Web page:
The Israel Solidarity Rally for Israel, originally scheduled for this Sunday, has been cancelled. The NYC police can no longer guarantee the safety of 100,000 Jews. But I’d like to think that it was cancelled also because the enemy has made the point for us. This is what terrorism feels like. This is what it’s like to live in fear, day in & day out. No Israeli wants to live with this feeling, just as no American does. I hope that the American people, & the US government, can remember this lesson about Israel for more than a few months. And if they forget, we have to be there to remind them.
I learned a 3rd lesson from our own Hebrew School youngsters that Tuesday afternoon. Steve Freedman, our terrific educational director, wisely decided to hold classes that day, & to face tragedy as a school community. Steve ran a very moving program for all of our youngsters who attended.
After I made sure that our daughter Hadar was safely home from school, I came to the synagogue to be part of this program. Steve explained the Shofar to the youngsters. Hazzan Tilman blew the Shofar for them.
And then, I started to reflect on the events of the day, & told them about Moshe, these students had a lot of questions:
• Did the buildings really collapse? I told them that I hadn’t seen the picture myself, but that it was on the news.
• Did planes really crash into the side? Yes, I explained, I even saw it happen when I was watching the news that morning.
• Did a lot of people get hurt? Yes, it’s sad, but many, many people were hurt, & lots of people died.
One student volunteered that his friend’s grandparents were missing. Another told of a neighbor’s uncle who works there & was missing.
I saw the children’s faces. They were scared. They were afraid of the enormity of the tragedy. They were overwhelmed by being part of a national calamity that we American have rarely, if ever, experienced on our soil. And mostly, they were afraid for themselves & their families. I saw this in the details they asked. They were saying: “How can people do this? Are human beings really capable of such horrible actions?”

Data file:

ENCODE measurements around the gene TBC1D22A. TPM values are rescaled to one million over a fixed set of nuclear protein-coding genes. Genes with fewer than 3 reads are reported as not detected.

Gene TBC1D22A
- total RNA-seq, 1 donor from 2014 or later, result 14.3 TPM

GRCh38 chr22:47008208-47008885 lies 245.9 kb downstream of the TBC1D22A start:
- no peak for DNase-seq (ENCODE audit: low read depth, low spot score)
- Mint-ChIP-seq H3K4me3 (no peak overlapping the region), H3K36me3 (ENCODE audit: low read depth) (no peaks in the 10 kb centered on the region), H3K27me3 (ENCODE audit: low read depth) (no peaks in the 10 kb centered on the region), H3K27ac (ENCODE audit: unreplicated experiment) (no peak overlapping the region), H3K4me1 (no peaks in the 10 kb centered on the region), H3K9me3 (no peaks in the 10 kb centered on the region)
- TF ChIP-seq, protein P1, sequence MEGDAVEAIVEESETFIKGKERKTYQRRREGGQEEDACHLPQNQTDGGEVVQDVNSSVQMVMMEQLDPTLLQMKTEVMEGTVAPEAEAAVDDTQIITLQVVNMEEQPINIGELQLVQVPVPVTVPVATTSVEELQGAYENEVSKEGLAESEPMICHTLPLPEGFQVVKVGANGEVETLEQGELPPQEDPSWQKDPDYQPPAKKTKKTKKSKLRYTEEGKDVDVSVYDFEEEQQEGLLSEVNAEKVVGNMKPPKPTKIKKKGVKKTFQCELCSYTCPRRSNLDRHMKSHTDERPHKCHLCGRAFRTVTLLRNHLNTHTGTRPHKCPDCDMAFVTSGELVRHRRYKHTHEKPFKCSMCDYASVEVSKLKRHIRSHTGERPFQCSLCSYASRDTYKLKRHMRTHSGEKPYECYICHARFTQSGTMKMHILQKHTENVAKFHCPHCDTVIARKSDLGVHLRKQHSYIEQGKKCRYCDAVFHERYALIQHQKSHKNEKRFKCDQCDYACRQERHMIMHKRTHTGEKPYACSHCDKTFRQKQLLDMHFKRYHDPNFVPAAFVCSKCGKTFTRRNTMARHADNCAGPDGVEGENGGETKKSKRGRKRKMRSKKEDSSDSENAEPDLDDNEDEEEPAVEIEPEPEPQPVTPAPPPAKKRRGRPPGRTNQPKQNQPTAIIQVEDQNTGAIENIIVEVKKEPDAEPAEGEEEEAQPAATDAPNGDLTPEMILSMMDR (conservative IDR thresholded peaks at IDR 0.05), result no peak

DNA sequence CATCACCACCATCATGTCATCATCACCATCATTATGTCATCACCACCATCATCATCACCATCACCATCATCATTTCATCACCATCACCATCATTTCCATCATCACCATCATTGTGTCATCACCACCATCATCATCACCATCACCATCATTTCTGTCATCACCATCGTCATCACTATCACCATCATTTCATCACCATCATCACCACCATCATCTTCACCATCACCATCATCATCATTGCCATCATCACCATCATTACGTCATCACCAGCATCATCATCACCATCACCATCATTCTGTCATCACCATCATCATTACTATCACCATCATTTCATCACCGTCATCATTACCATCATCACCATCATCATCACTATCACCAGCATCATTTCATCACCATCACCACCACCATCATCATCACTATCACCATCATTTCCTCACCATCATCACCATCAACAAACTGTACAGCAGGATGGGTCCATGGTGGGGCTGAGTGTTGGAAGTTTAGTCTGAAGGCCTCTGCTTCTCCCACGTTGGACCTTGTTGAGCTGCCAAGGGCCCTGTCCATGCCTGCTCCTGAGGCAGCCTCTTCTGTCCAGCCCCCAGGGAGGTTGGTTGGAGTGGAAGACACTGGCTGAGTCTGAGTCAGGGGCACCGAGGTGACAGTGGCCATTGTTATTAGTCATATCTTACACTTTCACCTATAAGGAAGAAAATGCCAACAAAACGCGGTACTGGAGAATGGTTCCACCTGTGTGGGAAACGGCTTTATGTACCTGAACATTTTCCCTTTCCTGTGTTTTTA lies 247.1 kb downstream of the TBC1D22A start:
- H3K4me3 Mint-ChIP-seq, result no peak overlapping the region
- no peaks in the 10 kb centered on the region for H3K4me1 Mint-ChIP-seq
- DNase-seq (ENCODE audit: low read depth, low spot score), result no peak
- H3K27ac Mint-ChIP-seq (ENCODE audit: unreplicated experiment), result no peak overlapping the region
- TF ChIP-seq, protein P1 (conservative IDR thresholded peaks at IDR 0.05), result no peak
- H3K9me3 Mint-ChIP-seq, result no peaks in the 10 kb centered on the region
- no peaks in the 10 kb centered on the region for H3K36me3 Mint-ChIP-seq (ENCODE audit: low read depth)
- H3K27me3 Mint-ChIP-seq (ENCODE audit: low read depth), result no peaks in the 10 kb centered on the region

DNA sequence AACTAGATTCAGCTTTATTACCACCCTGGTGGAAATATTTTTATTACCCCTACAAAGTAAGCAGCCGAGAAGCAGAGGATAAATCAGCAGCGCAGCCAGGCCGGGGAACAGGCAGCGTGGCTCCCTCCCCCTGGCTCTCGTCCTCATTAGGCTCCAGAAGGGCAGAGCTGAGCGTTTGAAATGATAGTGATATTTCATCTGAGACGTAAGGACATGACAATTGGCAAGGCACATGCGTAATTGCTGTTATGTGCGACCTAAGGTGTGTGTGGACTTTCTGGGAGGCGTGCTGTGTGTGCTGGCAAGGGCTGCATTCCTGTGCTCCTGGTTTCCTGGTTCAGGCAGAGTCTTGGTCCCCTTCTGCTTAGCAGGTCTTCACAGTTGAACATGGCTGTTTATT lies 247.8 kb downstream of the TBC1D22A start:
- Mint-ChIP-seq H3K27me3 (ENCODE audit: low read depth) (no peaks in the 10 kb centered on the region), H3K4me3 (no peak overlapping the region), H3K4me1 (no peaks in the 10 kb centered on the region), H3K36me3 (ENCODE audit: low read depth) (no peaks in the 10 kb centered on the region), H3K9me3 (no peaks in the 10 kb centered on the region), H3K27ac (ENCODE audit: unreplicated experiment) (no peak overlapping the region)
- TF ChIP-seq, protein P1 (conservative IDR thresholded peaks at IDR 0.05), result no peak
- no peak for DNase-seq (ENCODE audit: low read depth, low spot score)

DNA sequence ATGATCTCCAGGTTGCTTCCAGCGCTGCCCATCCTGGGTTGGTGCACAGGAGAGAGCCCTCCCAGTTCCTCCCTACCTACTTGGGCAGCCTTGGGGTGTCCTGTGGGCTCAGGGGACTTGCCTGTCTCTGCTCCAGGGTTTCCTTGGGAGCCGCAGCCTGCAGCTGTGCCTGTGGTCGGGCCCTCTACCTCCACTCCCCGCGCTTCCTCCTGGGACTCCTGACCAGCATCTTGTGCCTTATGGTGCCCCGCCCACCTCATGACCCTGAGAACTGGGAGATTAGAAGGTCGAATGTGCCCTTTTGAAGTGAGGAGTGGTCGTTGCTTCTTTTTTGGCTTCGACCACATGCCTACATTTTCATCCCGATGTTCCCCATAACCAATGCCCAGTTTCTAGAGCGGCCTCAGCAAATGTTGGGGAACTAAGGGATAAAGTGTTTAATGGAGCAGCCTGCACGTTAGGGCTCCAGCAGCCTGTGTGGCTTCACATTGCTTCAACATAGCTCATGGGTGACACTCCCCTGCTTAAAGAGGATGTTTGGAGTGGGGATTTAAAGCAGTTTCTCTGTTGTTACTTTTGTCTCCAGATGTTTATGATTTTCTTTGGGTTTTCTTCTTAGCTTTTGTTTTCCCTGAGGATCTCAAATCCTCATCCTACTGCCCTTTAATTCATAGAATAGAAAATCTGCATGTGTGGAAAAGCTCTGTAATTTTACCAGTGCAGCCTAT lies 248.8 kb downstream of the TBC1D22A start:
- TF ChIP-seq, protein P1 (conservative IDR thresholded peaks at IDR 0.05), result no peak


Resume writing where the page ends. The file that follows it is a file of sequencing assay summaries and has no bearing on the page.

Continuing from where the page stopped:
They were asking me—in their questions, in the pained looks on their faces—to tell them that it isn’t so, because they can’t face living in a world where people are monsters. They see monsters on TV & in the movies. People aren’t supposed to act that way.
And that’s what I did. And so I said to them:
“Kids, this is a very, very sad day. It’s a day you’ll always remember, just like your parents remember exactly where they were when President Kennedy was assassinated. There were lots of nods from the adults. And there are some crazy, angry people in the world who do hurtful things. “But kids, one thing we should remember is this: Most people are good.
I turned to one of the girls: “If you were mad at me, you wouldn’t blow up my car, would you? Of course not!” And to another, I said: “If you had a fight with a friend, you wouldn’t crash an airplane into his house, even if you were really, really angry, would you? I know you wouldn’t.”
So I told these youngsters—as I tell you today—that Judaism believes that people are basically good. We can always be better, that’s why we come to Shul on Rosh Hashanah, but we’re basically good.
In fact, our very being here today is a re-affirmation of good. It proves that even if we’re faulted, even if we make mistakes—minor or major, accidentally or intentionally—we’re still listening, caring, improving.
And most people—Jews & non-Jews alike—most human beings are like this. Basically good. Basically caring. Trying to be better.
These High Holidays are a re-affirmation of our intrinsic goodness, & our desire to become even better people. This is how we see “free will.” Of course, a natural consequence of free will is that people can bomb buildings, or shoot their neighbors in anger. But free will also allows us to change for the better, to act less hostile, less angry, less judgmental each year. That’s why we’re here.
And that’s why, during the month of Elul, leading up to Rosh Hashanah, & through the entire holiday season, we read a special psalm, Psalm 27, at the conclusion of our worship service morning & evening. Psalm 27 makes this very same point so eloquently. It says:
When evildoers draw near to slander me,
When foes threaten the stumble & fall.
Though armies be arrayed against me, I have no fear.
Though wars threaten, I remain steadfast in my faith.
One thing I ask of God, for this I yearn:
To dwell in God’s house all the days of my life,
To behold God’s beauty, to pray in God’s sanctuary.
In this Psalm, which our tradition says was written by King David, the author doesn’t say: “There won’t be evil in the world.” He knows reality. He doesn’t pray: May I have no enemies!” Because he knows that powerful people have enemies. Rather, he says: “WHEN foes threaten…,” as if to assume that there will be someone to oppose him.
All of us will have people who oppose us. The question is how we respond to them. The Psalm doesn’t say: “Give me the bombs to take care of them.” Or “Allow me to avenge the deaths of my troops,” even though vengeance is spoken of often in the Bible. Interestingly, King David asks that when he is attacked—
To dwell in God’s house all the days of my life,
To behold God’s beauty, to pray in God’s sanctuary.
What King David is saying is: “When people attack me, let me come & pray to God.
• Let me pray that I have the right values, & that I not succumb to their base, shallow values.
• Let me defend myself, because I have the right to live, but let me now become belligerent & bloodthirsty in the process, lest I become like my enemy.